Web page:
Having stated the above, maybe Pertronix has made improvements over the original Perlux system? But as you stated, when we started receiving GM engines with their electronic ignition system, all the problems went away as long as tune up intervals were attended to. I cant say the same for Ford products, as I replaced MANY Ford ignition modules in both UPS delivery vans and in my own shop on their passenger cars.

  As it relates to this thread, IF I was going to the trouble and expense to replace the original mechanical points system, I`d convert to a GM HEI system for the reliability, parts availability and the ACTUAL increase and benefits in secondary voltage levels. Having said that, all my vehicles remain as original.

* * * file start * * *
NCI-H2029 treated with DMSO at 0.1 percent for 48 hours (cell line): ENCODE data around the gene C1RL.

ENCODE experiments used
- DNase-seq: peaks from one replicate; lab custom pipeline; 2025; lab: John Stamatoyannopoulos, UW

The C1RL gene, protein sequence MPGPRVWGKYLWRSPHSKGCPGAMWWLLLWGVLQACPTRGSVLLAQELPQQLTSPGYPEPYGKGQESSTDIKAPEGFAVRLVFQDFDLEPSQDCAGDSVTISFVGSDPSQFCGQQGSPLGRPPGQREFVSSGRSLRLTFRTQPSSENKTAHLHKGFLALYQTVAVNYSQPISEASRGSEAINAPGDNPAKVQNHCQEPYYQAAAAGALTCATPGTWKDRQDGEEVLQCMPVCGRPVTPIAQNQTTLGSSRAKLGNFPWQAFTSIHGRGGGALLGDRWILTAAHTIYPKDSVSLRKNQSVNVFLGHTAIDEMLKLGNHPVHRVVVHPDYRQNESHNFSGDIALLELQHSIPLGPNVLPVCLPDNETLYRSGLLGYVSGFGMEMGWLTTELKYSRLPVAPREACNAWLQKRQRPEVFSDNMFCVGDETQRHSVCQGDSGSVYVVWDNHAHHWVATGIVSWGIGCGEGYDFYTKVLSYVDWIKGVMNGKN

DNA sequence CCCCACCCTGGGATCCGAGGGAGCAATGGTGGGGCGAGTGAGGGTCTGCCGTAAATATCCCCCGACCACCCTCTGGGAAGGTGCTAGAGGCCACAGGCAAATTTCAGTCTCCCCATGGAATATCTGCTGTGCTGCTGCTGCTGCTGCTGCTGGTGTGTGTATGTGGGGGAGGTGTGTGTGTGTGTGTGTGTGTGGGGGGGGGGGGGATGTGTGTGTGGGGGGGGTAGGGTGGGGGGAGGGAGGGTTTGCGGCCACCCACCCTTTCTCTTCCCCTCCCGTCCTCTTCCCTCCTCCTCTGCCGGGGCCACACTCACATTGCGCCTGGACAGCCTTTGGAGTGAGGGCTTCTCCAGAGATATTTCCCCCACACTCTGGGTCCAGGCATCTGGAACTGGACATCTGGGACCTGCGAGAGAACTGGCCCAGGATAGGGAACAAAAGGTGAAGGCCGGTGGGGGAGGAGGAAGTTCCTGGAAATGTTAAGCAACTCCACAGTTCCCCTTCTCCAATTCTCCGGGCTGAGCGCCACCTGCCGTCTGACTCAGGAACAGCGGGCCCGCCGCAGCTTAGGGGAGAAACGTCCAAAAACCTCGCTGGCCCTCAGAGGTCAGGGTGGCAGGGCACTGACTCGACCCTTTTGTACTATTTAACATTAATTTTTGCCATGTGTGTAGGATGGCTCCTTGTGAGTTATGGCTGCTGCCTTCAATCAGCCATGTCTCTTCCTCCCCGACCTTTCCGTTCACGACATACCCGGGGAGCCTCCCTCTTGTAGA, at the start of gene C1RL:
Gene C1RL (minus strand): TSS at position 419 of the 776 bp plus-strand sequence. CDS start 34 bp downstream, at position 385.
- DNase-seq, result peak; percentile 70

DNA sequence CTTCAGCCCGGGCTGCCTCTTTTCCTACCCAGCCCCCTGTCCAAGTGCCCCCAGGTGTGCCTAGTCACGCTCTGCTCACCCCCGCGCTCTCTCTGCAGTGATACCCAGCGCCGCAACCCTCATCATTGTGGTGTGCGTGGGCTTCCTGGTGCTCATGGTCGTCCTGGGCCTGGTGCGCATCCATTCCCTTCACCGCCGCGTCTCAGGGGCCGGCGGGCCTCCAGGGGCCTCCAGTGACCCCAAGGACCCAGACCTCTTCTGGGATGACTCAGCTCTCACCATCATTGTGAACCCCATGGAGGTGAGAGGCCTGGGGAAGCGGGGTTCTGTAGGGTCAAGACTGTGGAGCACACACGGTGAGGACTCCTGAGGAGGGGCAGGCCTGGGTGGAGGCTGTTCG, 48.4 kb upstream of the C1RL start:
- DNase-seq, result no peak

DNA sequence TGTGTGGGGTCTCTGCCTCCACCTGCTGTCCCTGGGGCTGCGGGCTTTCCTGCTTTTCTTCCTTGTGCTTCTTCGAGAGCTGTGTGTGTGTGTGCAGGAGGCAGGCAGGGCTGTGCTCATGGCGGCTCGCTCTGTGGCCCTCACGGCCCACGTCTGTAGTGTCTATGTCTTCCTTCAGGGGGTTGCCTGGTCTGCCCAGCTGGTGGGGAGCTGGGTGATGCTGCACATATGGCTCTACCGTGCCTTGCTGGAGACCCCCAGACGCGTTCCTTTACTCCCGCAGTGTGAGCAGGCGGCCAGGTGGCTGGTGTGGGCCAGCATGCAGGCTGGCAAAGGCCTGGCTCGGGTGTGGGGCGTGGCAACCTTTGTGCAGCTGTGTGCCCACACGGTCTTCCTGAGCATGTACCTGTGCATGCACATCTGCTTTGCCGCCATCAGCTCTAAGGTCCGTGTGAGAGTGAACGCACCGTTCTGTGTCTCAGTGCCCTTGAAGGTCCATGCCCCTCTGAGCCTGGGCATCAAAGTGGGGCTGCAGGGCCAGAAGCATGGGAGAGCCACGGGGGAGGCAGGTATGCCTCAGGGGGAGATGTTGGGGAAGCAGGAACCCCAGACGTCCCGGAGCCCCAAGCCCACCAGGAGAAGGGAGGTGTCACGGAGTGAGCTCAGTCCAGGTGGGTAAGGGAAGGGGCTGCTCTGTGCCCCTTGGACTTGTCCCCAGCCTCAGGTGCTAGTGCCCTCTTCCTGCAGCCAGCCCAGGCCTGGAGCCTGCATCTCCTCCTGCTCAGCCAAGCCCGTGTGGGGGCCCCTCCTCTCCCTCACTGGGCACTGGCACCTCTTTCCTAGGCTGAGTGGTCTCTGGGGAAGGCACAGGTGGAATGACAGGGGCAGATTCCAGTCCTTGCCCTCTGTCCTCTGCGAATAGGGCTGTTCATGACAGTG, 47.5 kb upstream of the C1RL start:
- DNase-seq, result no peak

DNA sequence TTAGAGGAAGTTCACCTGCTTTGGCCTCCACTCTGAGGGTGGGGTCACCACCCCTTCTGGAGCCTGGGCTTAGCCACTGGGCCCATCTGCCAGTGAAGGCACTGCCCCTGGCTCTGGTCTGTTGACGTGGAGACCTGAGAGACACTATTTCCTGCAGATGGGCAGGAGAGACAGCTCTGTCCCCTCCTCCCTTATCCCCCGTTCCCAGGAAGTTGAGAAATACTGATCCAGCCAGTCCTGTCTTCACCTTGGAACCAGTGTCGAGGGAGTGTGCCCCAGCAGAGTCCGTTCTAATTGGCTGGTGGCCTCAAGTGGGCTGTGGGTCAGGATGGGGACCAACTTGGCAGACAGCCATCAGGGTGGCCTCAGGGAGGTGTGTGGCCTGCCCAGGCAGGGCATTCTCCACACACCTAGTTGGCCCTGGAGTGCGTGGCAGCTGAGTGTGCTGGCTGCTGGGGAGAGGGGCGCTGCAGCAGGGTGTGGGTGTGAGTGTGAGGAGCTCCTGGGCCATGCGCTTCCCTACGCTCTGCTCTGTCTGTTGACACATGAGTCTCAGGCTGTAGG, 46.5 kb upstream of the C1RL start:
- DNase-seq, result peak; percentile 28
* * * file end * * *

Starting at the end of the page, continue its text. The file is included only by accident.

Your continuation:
Sending you a PM Mr. Buster Brown!

Tom Mooney 

  • Like 1
Link to post
Share on other sites
7 hours ago, 1965rivgs said:

Having said that, all my vehicles remain as original.

Tom, interesting comments. I was with Pitney Bowes for 31 years. I sold many UPS shipping and weighing systems.

Large corporations are always changing. Could be as we age we not as flexible as we once were? We get fed up and it is time to retire. At age 55 I cashed in my chips and retired.